QuantumTM reviewed by Mitchell Thomashow in the September 1986 issue of WGR, a publication edited by Michael Keller and dedicated to the review of games from all over the world:
I've always been intrigued by abstract games that attempt to model some deeper concept (Trippples — psychocybernetics. Cathedral — medieval urban development. Infinity — cosmology. Black Box — X-rays), yet maintain their integrity as simple, interesting and playable games.
Quantum is another game in that tradition, as it attempts to be more than just a good game, but a process which reflects a modern world view; a game that has, if you will, epistemological significance. I'd like to review the game purely on its game-playing merits and then comment briefly on its 'deeper' significance.
Quantum is played on a 10x10 grid of cups or indentations. Each player (in the 2-player version) has 24 pieces including 16 Steppers which move like Pawns and 8 Stars which move like Queens. The object of the game is to occupy the four central spaces, or, if you have less than four pieces remaining, occupy those spaces with your remaining pieces.
What makes the game intriguing is the opening phase of the game in which both players' pieces are randomly distributed on the playing board with a blank side showing. The identity of each piece (Star or Stepper) is revealed by jumping a series of the opponent's pieces or by turning the blank piece over. Thus the game has a variety of opening positions which unfold and evolve as these pieces are revealed.
Quantum has two unique moves which serve to balance power and thus minimize the random aspects of the opening positions.
The Disaster move allows the first person who reverses his or her last blank (that person usually has considerably fewer pieces on the board) to place that piece in a vacant cup and to 'explode' the piece, allowing it to remove the eight adjacent pieces.
The Transformation move allows a piece which lands in corner cup to change its identity.
The game usually takes one-half hour to play. I have found Quantum to be consistently compelling as it succesfully combines intrigue and strategy. The excellent random opening procedure challenges the player to carve tactics and strategy which must be unique to the unfolding situation. You can plan far enough ahead to feel that you have some control, but you must reevaluate your approach depending on the everchanging game circumstances.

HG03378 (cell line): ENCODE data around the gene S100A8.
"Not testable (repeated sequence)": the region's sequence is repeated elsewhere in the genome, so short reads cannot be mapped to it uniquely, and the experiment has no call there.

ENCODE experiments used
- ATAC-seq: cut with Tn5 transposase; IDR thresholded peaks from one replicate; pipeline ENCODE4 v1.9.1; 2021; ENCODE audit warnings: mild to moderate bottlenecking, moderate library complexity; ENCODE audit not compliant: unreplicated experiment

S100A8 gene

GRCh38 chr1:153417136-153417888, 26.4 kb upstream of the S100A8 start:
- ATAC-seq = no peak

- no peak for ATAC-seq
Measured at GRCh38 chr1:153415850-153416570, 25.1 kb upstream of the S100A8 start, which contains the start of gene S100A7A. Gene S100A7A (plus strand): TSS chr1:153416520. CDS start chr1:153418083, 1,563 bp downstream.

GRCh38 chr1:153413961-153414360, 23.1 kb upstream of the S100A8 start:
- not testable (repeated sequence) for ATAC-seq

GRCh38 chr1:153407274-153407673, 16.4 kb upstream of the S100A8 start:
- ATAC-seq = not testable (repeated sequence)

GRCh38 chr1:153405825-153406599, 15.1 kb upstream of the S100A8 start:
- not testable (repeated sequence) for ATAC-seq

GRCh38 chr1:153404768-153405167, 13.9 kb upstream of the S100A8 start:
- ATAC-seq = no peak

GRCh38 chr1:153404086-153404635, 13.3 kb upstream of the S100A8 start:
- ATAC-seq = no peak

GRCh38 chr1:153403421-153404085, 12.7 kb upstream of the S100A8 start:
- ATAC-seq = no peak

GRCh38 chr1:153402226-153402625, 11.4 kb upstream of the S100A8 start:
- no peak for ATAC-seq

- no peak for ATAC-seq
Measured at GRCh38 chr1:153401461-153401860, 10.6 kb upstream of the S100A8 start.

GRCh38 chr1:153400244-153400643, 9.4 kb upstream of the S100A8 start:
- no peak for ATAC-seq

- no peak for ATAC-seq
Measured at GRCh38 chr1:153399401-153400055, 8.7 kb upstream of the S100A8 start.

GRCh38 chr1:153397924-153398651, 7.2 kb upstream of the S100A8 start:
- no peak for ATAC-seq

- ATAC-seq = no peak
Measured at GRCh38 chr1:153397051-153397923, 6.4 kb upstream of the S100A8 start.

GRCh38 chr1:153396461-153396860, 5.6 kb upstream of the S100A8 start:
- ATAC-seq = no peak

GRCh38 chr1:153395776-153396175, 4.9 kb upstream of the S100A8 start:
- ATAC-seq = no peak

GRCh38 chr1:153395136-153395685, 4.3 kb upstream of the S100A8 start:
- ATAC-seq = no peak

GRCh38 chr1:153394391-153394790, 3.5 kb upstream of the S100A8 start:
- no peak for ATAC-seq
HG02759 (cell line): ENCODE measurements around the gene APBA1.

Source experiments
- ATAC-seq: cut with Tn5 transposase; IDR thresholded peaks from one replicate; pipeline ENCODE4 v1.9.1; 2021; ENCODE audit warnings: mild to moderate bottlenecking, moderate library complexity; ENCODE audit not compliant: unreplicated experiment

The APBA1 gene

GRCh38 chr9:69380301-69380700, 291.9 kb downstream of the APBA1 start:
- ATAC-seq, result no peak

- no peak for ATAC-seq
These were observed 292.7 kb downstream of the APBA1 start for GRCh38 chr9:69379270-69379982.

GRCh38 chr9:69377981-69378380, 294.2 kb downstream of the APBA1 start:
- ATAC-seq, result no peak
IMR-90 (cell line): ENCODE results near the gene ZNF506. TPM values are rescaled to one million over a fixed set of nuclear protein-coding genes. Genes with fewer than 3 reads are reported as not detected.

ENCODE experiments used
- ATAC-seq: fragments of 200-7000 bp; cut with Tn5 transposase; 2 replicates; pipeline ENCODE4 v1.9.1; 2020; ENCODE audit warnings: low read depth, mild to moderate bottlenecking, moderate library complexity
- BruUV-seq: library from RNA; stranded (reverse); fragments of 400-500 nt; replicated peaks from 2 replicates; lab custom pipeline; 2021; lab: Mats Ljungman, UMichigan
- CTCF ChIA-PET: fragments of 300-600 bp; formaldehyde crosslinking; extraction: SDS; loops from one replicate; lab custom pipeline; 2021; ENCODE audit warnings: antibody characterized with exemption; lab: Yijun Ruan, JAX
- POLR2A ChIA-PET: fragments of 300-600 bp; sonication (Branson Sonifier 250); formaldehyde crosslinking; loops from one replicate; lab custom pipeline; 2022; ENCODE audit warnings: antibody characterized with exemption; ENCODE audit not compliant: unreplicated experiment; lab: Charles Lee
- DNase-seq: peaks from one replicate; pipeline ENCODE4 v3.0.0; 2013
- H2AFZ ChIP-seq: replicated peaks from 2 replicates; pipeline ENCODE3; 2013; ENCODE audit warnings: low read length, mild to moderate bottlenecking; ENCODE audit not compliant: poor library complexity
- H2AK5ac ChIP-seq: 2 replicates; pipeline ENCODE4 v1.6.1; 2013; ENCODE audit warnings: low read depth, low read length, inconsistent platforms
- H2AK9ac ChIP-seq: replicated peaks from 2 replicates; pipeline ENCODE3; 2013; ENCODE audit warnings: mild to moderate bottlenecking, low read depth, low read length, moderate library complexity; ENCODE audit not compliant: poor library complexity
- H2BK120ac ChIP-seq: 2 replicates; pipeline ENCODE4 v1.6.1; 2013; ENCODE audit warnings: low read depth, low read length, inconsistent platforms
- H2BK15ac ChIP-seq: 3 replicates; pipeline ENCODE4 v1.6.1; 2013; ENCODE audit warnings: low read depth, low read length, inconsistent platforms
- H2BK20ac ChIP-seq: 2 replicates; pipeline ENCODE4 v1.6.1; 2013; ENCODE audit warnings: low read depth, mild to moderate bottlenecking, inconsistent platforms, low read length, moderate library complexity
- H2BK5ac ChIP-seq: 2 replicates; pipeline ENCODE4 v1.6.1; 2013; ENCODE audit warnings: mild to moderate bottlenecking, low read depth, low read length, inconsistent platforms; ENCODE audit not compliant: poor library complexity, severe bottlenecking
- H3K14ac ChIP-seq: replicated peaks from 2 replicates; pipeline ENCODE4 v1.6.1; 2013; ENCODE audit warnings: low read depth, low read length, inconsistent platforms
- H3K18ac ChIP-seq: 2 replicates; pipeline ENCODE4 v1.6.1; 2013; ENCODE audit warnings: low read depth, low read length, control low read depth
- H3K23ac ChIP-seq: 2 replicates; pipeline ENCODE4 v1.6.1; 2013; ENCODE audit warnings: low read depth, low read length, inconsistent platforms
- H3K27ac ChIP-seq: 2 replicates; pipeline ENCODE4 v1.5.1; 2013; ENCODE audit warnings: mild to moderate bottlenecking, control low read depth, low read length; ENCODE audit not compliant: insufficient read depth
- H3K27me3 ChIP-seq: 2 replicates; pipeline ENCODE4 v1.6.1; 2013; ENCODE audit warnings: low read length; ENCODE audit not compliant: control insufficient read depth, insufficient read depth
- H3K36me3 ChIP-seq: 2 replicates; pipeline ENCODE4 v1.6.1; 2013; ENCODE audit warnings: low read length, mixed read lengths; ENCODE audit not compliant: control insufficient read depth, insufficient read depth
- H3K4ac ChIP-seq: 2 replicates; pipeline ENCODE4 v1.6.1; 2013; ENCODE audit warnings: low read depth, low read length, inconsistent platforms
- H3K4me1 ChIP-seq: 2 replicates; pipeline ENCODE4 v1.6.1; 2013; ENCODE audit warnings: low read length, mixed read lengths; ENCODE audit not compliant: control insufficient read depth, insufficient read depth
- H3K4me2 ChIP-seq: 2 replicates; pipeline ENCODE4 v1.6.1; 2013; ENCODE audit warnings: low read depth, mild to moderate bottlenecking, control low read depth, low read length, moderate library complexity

The randomness never overwhelms the player, because a game structure evolves, offering bounded choices and alternatives. You have to make the best use of your resources, and cannot rely on standard positions. Several game-playing patterns seem to emerge:
— Don't be fooled by superficial power advantages. Sometimes a highly mobile, but smaller array of pieces is preferable.
— Keep as many steppers as possible near transformation cups, as that allows you to replenish your stars. This can be achieved by finishing your jumps near those locations.
— Although mobility and numbers can be important, any power advantage is easily subverted if your opponent has better access to the center through superior positional play.
— Try to manipulate the timing of a disaster so it can do the most damage.
— Whenever possible, remove your opponent's pieces from the four center cups, even early in the game when it may not appear necessary to do so.
The game board is well-designed and crafted; the game is aesthetically pleasing. Quantum also appears to have a great deal of flexibility. Instructions are offered for another game, Quanterline, which is an interesting 'warm-up' exercise.
Included with Quantum is a lengthy essay which discusses gameboards as miniature models of the world. The authors contend that Quantum reflects a modern world view and describe how the game is inspired by the Second Law of Thermodynamics.
A thorough treatment of this topic is beyond the scope of this review. However, I think the game inventors should be commended for placing the game in such a context. Games offer us a chance to explore deeper realms of ideas and thought, and the very best games are classics not only because they are fascinating to play and they appeal to our strategic faculties, but because they offer pleasant aesthetics and they reveal deep patterns through experiential learning.
Go is the most outstanding example of this potential. Quantum may not be the quintessential 'modern game', but it is deserving of analysis and interpretation. It's also a lot of fun.
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